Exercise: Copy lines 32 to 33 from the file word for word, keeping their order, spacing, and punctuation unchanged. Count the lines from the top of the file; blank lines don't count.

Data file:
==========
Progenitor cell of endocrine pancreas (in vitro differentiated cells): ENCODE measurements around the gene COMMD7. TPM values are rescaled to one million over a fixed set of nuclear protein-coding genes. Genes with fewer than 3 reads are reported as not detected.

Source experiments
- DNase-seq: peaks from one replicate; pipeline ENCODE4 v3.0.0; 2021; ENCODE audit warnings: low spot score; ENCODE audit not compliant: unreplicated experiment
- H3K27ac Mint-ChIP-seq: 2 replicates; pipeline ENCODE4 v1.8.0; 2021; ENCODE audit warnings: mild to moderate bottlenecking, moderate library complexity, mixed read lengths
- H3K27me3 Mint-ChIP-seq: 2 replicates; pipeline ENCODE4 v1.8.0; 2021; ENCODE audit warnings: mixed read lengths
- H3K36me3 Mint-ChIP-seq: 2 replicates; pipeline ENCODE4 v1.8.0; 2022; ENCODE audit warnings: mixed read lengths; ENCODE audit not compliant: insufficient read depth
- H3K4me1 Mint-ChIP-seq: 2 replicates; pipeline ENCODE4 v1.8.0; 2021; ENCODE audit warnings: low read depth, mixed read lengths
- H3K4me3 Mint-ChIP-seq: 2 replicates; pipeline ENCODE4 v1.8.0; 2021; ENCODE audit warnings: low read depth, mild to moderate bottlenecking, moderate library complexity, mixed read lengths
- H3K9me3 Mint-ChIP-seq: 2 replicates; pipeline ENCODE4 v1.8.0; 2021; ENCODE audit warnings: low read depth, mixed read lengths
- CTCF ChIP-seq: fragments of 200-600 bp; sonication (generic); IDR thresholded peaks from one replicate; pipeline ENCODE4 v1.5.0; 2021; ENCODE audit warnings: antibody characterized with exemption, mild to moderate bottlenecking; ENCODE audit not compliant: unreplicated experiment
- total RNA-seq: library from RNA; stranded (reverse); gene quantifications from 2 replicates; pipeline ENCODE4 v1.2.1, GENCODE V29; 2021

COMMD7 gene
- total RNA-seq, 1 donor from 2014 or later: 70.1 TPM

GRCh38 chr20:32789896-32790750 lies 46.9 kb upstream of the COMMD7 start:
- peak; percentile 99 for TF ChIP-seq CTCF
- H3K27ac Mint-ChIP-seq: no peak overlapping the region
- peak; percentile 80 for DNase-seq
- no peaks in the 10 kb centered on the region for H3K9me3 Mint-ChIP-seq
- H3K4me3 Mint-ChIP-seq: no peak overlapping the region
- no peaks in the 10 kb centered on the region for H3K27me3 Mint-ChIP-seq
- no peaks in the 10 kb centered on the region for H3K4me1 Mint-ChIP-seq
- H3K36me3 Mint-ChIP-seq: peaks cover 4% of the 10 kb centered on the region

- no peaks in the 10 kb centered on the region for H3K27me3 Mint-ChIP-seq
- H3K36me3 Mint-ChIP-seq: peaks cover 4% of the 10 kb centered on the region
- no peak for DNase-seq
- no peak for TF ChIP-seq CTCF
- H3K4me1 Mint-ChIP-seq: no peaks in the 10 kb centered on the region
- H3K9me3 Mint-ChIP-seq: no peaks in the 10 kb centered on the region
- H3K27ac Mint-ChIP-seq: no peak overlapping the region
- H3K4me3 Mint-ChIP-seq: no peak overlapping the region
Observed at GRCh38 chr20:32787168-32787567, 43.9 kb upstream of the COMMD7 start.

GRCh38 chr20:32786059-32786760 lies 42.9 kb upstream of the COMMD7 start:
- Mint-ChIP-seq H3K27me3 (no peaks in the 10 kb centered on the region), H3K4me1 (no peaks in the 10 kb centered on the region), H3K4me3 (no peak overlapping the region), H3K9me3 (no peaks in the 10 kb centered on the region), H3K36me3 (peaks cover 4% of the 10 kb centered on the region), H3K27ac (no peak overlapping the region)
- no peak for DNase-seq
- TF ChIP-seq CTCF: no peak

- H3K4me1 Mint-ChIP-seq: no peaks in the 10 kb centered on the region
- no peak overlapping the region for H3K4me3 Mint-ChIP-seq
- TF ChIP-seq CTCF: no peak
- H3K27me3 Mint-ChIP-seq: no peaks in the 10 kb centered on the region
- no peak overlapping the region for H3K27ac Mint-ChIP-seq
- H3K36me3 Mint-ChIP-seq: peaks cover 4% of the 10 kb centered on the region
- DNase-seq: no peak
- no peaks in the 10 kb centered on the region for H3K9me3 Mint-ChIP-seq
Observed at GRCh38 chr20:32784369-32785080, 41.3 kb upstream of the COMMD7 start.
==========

GRCh38 chr20:32786059-32786760 lies 42.9 kb upstream of the COMMD7 start:
- Mint-ChIP-seq H3K27me3 (no peaks in the 10 kb centered on the region), H3K4me1 (no peaks in the 10 kb centered on the region), H3K4me3 (no peak overlapping the region), H3K9me3 (no peaks in the 10 kb centered on the region), H3K36me3 (peaks cover 4% of the 10 kb centered on the region), H3K27ac (no peak overlapping the region)